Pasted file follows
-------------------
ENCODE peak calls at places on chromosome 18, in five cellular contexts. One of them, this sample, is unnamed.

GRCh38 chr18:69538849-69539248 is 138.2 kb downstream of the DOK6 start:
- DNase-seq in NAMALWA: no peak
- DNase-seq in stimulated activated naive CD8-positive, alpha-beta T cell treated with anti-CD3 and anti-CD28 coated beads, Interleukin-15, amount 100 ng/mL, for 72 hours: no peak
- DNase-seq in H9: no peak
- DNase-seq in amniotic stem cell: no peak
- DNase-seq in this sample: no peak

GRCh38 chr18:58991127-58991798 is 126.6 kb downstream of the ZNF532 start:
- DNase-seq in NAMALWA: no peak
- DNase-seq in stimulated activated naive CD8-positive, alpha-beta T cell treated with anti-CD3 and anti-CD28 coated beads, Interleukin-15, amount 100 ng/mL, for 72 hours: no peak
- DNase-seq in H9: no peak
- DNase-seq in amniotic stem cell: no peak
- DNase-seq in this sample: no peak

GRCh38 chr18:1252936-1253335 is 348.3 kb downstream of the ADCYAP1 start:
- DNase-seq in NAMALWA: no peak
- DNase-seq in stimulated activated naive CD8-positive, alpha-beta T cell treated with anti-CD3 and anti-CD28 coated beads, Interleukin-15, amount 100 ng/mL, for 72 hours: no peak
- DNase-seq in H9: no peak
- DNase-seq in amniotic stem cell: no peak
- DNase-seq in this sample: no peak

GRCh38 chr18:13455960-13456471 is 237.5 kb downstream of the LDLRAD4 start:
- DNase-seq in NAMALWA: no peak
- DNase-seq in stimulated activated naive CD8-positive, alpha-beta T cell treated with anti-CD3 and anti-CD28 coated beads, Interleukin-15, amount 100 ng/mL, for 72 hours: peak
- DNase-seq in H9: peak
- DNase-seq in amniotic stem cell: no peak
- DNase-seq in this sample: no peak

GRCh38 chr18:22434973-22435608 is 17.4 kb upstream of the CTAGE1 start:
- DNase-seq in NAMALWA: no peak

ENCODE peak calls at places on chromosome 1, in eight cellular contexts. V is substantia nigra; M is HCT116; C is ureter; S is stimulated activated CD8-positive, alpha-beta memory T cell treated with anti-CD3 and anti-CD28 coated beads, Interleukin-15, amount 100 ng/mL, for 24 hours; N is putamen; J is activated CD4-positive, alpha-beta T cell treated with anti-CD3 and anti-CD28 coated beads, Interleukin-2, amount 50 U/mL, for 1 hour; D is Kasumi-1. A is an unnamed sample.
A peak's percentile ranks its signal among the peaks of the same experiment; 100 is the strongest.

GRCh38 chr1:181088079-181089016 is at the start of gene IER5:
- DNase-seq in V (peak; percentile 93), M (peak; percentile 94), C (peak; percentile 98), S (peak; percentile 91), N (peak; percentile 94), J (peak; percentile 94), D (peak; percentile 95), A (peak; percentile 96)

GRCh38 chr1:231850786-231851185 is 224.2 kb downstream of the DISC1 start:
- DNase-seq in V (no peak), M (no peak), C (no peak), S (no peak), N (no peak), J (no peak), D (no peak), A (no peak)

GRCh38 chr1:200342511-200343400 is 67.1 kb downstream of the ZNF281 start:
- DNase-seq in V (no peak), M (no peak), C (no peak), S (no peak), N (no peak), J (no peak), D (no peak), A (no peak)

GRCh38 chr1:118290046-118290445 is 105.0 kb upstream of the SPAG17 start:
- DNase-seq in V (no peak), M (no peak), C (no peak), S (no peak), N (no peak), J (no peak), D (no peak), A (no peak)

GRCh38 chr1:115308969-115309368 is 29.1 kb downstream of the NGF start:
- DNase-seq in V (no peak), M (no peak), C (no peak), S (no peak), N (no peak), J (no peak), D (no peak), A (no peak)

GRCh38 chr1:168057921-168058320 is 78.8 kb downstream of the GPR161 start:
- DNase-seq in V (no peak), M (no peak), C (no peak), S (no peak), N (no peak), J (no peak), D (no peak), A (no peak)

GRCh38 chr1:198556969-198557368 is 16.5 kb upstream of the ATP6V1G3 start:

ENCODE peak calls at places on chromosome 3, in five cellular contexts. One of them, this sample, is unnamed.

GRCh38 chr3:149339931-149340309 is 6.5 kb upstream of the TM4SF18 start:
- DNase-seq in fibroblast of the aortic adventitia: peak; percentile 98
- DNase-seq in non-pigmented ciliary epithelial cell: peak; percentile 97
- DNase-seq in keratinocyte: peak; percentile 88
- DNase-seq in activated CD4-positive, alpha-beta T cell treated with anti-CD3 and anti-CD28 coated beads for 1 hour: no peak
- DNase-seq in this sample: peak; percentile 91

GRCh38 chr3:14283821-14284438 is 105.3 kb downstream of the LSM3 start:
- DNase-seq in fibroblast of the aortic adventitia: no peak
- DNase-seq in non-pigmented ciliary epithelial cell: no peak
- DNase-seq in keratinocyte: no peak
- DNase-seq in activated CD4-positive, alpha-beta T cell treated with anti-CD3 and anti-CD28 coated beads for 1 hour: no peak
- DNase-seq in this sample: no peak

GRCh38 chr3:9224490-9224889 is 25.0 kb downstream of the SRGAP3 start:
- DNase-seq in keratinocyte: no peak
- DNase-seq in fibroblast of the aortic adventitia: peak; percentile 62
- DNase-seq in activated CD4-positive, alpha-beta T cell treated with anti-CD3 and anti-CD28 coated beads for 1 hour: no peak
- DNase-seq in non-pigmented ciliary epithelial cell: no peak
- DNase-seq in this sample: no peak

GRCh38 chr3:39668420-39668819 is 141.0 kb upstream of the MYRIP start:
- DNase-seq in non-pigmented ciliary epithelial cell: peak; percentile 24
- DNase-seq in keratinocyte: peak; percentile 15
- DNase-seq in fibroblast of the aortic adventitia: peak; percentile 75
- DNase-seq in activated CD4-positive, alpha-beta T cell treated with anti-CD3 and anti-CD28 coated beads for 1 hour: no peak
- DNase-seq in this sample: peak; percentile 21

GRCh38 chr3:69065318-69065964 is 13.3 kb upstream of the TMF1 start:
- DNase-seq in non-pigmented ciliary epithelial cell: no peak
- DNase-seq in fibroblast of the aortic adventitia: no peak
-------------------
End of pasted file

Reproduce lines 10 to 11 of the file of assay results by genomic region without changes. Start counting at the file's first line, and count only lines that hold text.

- DNase-seq in stimulated activated naive CD8-positive, alpha-beta T cell treated with anti-CD3 and anti-CD28 coated beads, Interleukin-15, amount 100 ng/mL, for 72 hours: no peak
- DNase-seq in H9: no peak